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Carbide Lamps

In 1892, while working with lime, coal tar and a carbon mixture, Major James T. Morehead and Thomas L. Willson developed a brownish-grey substance that gave off a pungent smelling gas when mixed with water. This gas burned with a bright yellow-white flame and they called it acetylene. Within eight years the first carbide lamp was offered to the public.

Carbide Cap Lamps

The first carbide cap lamps weighed approximately four ounces and were four inches high and 1 ½ inches in diameter. The lamp consisted of two compartments that screwed together. The upper part contained water whose flow into the lower chamber containing the carbide, was controlled by a drip valve. A three-inch reflector directed a light of ten-foot candle power and was a great improvement over the tallow candle.

Electric Lamps

Miners are now equipped with battery powered or electric lamps. At first the electric light was too heavy and required a liquid electrolyte, which proved undesirable for several reasons.

A portable lamp is composed of two parts, the battery which furnishes the current, and the bulb. The bulb was perfected quickly but the battery was troublesome. In fact, none of the early experimental lamps proved successful, as the bulb required too heavy a battery. Also, leakage of acid was a serious problem. Today, the cap lamp uses a non-spillable battery and a parabolic reflector equipped with safety features that hooks onto the miner's cap. Electric lamps came on market around the year1902 and have a lifespan of approximately five years.

The dawn of the electric lamp allowed the miner to work in any position without restraint, as it did not interfere with the free motion of the body. Lamphouses at the various collieries had facilities for charging, cleaning, and filling both electric lamps and oil safety lamps.


The methanometer is an instrument to measure the percentage of methane in the air in underground coal mines and has been designed to alert miners to the presence of potentially dangerous concentrations of this gas.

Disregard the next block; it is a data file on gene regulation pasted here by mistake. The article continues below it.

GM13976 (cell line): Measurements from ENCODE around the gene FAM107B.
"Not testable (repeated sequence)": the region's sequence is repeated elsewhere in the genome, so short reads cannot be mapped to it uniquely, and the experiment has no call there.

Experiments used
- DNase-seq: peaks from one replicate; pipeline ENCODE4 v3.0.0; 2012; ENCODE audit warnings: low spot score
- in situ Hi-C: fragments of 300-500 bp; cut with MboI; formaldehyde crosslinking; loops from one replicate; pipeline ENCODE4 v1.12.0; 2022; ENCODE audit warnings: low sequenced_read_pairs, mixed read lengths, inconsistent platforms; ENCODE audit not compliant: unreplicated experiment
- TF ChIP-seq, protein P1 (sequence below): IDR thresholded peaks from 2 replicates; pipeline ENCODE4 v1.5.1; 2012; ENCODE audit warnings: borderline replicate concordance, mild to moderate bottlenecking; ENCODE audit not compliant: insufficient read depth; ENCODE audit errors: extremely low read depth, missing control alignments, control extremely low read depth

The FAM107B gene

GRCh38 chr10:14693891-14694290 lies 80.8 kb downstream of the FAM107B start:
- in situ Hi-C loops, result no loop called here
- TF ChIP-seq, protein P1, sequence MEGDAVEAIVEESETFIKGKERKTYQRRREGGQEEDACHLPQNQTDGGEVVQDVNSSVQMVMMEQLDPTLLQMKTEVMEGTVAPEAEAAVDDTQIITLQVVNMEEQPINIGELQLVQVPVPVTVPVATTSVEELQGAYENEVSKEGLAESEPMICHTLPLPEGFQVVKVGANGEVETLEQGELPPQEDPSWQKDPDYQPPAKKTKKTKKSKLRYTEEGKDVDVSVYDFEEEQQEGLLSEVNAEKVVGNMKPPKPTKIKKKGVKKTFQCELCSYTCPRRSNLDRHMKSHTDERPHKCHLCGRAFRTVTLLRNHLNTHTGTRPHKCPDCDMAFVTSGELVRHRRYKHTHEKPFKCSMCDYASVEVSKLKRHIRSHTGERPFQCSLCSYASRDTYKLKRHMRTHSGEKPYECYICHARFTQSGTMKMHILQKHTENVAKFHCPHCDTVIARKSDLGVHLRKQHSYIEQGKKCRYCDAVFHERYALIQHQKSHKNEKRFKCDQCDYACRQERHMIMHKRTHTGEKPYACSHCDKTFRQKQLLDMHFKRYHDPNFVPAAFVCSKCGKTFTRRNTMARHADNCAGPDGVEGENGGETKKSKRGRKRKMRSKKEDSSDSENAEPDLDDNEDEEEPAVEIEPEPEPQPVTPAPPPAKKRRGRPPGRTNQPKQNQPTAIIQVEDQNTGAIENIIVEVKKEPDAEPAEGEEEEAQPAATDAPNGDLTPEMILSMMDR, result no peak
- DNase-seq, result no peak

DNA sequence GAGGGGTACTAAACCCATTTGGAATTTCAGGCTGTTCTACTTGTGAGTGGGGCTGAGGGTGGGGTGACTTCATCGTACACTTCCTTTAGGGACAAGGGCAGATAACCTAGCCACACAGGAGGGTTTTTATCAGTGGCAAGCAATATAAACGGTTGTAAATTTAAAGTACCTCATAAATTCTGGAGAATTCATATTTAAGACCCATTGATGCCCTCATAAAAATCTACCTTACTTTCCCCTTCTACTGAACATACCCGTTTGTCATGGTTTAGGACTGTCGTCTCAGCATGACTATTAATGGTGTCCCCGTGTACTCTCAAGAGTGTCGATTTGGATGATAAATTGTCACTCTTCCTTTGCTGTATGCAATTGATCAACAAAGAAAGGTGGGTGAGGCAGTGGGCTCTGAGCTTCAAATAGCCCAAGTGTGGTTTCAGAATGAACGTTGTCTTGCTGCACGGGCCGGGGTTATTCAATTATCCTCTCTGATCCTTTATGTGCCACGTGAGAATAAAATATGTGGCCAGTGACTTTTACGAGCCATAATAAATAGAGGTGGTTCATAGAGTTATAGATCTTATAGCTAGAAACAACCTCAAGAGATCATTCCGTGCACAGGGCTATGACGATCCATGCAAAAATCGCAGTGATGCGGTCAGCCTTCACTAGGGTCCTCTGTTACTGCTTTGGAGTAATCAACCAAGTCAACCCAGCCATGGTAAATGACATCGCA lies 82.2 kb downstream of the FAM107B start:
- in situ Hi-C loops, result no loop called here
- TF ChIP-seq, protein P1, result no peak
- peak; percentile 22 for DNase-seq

The first electrical methanometer for use in coal mines was developed in 1949. It was known as the W8 methanometer and was powered by an Edison cap lamp battery. Several types of hand held electronic methanometers were developed around the world during the 1950's but the first independently powered instrument, the GP (general purpose) methanometer, was not introduced until 1961. The C4 methanometer was introduced in 1966 and was later replaced by the D6 which is still the main hand held electronic methane detector.

This instrument has been a useful tool enabling mining personnel to prevent thousands of explosions or fires and has undoubtedly saved many lives and helped to avoid countless injuries. The methanometer is arguably the most beneficial safety device ever developed for use in underground coal mining. It has helped improve the quality of life for hundreds of thousands of people involved in or dependant upon the coal mining industry.

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Cape Breton Miners' Museum  :::  Glace Bay  Nova Scotia  Canada  B1A 5T8  :::  Telephone (902) 849-4522  :::  Fax: (902) 849-8022


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